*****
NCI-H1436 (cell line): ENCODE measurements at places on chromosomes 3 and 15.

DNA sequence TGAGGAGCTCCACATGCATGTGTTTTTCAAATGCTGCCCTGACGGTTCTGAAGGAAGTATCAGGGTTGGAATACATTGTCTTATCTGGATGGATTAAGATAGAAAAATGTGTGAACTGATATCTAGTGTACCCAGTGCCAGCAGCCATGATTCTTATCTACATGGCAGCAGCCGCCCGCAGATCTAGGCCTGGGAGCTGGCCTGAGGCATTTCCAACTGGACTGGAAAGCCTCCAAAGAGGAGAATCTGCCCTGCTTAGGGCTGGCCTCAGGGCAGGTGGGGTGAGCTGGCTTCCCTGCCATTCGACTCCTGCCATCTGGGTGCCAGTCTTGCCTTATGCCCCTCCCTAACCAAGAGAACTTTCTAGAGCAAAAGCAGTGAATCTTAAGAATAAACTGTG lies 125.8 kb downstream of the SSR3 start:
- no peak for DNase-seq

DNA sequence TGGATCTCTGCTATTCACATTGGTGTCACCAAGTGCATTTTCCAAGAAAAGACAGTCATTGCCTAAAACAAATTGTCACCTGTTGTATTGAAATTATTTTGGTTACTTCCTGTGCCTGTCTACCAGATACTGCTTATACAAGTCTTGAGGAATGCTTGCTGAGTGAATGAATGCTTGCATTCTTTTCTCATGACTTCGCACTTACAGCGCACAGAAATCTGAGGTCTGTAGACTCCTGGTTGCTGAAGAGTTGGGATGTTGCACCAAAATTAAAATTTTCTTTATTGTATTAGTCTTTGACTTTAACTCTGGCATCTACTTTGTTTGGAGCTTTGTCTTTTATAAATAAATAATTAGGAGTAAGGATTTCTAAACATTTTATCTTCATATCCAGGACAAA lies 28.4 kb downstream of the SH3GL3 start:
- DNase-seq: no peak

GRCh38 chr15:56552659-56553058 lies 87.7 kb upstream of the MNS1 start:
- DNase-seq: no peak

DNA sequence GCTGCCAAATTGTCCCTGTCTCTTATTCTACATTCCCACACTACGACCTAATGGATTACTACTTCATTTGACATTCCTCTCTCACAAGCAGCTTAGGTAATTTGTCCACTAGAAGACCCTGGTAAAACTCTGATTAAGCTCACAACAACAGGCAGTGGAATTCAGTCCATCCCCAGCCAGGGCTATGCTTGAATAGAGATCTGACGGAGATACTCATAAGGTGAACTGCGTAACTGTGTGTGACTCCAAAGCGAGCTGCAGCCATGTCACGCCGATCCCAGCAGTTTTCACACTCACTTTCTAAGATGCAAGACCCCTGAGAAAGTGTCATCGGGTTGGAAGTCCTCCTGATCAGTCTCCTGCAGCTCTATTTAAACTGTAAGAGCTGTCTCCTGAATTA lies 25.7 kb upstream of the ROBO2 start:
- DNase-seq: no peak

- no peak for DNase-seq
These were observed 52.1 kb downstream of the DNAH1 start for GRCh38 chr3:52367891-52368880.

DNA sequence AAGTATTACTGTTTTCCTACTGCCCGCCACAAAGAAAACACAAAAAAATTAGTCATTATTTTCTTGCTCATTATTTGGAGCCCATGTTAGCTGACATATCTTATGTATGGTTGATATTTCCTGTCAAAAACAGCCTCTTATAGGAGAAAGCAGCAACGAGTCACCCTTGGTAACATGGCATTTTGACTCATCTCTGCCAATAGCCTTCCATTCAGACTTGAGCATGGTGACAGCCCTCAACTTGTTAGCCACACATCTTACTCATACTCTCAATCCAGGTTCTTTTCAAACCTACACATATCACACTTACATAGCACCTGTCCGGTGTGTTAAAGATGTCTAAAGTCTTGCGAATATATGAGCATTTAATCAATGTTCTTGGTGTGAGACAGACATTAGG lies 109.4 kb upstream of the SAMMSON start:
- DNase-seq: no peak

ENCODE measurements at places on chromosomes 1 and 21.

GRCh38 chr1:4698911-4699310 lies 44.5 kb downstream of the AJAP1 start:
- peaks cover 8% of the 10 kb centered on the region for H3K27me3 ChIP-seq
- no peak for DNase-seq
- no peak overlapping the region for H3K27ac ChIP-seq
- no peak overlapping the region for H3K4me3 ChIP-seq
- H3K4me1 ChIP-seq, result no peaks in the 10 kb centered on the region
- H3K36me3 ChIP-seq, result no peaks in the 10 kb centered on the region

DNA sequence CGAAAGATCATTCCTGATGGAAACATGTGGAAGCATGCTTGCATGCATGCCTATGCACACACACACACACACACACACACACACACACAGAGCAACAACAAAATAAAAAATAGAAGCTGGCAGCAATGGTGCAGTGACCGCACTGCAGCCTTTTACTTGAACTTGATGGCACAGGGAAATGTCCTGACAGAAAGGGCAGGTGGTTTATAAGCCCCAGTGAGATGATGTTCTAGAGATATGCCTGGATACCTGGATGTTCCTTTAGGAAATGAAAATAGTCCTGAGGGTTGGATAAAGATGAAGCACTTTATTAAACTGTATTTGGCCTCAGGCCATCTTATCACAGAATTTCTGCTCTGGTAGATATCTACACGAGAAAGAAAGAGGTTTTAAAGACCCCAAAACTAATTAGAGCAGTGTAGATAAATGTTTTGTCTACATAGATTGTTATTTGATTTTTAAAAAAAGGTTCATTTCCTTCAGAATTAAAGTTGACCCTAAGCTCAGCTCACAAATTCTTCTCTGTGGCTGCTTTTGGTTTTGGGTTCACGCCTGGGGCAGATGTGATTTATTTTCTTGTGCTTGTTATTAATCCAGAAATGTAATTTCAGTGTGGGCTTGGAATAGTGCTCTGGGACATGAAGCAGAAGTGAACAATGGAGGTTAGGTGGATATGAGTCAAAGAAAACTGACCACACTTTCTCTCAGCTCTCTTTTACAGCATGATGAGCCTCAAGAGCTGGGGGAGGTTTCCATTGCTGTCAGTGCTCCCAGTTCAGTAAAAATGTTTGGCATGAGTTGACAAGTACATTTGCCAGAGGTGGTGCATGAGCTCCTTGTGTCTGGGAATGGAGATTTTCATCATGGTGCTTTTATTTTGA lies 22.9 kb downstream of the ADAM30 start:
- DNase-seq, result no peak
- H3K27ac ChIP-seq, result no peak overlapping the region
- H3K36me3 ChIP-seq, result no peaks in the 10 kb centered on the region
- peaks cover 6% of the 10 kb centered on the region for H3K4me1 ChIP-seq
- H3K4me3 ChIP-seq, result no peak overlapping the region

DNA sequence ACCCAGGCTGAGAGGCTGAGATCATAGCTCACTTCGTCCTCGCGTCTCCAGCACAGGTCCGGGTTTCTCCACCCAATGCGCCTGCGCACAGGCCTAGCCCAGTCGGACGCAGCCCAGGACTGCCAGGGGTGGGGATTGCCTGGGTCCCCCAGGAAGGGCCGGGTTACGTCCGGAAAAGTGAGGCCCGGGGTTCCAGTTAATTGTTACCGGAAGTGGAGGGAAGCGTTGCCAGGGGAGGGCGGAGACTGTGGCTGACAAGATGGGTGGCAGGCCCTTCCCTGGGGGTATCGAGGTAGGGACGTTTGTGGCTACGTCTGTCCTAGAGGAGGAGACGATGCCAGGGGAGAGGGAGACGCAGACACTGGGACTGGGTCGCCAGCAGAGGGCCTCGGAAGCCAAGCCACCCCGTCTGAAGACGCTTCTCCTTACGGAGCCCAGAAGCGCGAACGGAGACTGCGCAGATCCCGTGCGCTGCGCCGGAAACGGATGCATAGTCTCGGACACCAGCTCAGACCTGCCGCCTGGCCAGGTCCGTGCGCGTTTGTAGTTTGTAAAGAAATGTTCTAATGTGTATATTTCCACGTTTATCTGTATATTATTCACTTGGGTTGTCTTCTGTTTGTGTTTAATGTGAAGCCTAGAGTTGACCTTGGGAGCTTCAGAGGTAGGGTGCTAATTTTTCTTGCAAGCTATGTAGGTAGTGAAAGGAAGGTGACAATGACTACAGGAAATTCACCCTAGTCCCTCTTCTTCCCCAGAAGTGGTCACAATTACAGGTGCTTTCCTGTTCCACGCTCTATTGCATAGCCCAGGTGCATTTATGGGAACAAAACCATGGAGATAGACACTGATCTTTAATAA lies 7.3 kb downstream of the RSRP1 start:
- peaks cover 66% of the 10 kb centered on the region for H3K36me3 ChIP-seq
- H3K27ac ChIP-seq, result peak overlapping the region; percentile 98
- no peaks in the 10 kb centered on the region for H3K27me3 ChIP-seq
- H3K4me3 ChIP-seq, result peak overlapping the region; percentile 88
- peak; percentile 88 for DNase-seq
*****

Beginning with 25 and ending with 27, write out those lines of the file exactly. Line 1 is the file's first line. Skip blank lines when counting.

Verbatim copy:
- H3K36me3 ChIP-seq, result no peaks in the 10 kb centered on the region
- peaks cover 6% of the 10 kb centered on the region for H3K4me1 ChIP-seq
- H3K4me3 ChIP-seq, result no peak overlapping the region